A Short Story

It happened the day after.

I was alone on my lunch break, sitting at my favorite fountain underneath the shade of one of the hundreds of honey locusts as the Eiffel Tower stood in front of me like Anouk Aimée. White sand surrounded me. I wasn’t hungry.

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While I picked the arugula from my newspaper stand sandwich, I observed two little boys running around their indifferent mothers as they threw rocks at one another's nubile feet. The sight of them made me think of him. Quickly, I thought of fresh lavender — as I have trained myself to do — and looked up at the highest point of the Eiffel Tower. She stood 984 feet, yet it looked out of place that day with its three shades of bronze against the iris colored sky behind it. I was wondering how many times she received a fresh coat of paint and who did such a job when I saw a tiny speck begin to fall from the top platform.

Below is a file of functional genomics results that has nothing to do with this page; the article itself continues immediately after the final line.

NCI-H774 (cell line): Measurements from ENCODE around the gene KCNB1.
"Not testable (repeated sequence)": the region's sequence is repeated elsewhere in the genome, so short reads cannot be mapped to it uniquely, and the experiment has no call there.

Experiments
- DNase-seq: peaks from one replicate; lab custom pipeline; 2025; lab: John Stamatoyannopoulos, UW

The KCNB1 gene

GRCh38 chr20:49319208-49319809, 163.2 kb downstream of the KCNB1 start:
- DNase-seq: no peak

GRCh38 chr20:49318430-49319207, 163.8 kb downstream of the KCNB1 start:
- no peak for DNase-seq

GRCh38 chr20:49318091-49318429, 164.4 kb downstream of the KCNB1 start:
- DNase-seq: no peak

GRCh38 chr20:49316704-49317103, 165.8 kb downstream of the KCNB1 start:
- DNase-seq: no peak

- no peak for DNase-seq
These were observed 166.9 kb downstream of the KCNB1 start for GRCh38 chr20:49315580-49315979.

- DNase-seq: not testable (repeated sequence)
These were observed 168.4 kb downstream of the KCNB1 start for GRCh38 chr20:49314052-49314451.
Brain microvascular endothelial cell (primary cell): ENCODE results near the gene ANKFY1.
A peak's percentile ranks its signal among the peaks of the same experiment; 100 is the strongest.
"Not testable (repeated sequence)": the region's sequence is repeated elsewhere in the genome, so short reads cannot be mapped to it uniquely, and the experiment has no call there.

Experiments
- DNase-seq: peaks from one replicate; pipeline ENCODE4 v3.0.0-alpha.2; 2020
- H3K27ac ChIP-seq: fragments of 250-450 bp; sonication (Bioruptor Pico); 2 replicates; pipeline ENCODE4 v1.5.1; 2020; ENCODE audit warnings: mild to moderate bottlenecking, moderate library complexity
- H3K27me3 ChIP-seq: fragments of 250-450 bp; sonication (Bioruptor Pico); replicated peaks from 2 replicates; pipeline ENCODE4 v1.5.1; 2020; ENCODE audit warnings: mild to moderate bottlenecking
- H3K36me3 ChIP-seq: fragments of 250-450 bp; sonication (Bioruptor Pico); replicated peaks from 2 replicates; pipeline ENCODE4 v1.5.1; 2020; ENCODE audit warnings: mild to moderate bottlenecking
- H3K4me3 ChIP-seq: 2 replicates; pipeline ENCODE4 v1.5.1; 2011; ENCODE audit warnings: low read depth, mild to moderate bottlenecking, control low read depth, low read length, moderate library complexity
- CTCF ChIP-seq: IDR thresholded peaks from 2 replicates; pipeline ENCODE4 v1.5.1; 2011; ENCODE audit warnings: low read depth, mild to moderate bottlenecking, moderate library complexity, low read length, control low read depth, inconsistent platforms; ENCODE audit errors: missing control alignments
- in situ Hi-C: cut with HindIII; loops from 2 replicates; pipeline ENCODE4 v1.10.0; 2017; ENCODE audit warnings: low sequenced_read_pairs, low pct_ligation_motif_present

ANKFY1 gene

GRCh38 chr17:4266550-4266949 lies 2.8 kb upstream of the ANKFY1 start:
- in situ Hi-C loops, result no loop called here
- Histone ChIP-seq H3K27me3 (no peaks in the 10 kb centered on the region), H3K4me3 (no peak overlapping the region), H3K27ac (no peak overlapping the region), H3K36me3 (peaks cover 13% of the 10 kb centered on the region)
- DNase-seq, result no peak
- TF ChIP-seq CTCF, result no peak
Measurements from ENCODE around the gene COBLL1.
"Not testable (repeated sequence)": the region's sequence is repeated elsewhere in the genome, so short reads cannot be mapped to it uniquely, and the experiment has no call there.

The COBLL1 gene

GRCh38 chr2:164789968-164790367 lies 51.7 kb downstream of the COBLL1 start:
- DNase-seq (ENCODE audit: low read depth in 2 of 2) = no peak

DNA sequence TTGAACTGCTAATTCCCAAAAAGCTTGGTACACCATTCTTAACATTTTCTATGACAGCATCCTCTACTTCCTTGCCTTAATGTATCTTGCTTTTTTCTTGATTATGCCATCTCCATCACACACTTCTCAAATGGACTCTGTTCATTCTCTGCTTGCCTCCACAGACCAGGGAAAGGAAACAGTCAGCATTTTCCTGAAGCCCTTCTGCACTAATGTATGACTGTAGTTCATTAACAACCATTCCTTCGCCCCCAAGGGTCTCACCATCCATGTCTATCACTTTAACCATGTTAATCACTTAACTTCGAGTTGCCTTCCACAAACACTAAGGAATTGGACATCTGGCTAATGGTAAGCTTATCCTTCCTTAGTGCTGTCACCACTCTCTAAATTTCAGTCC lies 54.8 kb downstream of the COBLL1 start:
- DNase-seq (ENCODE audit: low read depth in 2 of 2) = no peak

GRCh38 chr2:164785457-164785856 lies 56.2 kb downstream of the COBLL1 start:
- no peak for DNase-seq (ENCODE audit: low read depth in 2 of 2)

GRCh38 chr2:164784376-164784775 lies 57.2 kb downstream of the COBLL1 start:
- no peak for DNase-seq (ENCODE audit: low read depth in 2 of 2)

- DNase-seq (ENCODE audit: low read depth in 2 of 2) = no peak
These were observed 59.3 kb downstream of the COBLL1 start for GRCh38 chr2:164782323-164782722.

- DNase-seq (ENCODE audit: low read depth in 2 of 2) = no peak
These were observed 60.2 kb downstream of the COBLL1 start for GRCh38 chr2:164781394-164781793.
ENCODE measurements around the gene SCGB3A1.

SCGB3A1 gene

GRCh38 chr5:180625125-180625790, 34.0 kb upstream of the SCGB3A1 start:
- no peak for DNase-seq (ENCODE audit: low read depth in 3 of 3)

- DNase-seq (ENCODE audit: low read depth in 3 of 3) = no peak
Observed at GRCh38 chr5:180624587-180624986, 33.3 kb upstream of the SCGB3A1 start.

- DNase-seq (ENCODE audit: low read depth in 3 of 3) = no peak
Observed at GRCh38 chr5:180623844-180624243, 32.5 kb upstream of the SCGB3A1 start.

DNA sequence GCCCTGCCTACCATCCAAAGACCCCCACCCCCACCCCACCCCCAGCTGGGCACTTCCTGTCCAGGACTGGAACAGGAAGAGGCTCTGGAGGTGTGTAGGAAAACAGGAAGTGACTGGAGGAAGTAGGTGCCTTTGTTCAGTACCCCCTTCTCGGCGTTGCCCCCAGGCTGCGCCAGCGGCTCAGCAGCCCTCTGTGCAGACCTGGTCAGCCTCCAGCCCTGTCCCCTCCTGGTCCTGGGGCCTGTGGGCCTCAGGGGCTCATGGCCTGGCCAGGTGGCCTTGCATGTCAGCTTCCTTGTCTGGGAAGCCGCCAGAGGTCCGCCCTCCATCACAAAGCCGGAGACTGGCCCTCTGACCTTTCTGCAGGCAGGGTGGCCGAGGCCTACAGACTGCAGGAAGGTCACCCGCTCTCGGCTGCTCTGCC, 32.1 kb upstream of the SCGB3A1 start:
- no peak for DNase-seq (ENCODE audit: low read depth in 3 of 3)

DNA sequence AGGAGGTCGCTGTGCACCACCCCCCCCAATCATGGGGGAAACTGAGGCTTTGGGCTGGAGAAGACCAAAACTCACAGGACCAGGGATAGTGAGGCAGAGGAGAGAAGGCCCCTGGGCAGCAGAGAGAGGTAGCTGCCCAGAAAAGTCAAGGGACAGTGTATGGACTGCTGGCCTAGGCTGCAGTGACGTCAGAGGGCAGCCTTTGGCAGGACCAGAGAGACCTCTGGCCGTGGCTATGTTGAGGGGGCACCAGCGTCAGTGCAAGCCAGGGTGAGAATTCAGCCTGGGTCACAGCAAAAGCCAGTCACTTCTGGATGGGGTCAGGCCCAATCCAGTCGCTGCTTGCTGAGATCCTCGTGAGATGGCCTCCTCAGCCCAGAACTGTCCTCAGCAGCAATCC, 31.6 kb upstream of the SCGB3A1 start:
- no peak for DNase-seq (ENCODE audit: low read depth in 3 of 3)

I knew it was a person.

I found out later it was a young woman — 29, two years older than me. And I knew that she had killed herself. The only way to fall from the Eiffel Tower is to climb. I put my sandwich down and watched the body fall, rigid and still, rotating slowly forward in a circular motion as her blonde hair bloomed forth like a budding sunflower. Screams started behind me, but I didn’t scream, for as I watched her body plummet to the Earth, never taking my eyes off of her, I thought of him and how he had broken his promise to meet me. I saw the letter he had written next to the razor that sat on the edge of the bathtub, filled with hot water, candles lit, with my sullenly cliché note beside his. I saw this as clear as I saw the woman hit the ground like a soft tomato and splatter.

After the ambulances came and took what was left of her, life had not stopped, only hers had. She had become a whisper in the library of the living. I decided to go home. I texted my boss on the metro that I would need the afternoon off. She was fine with it. When I arrived home, I found his letter. I read it one last time, then burned it.

I drew a long bath.

Mitchell Duran is a freelance writer. He earned a Master’s in Creative Writing from San Francisco State University in 2019. Find more work at Mitchellduran.com

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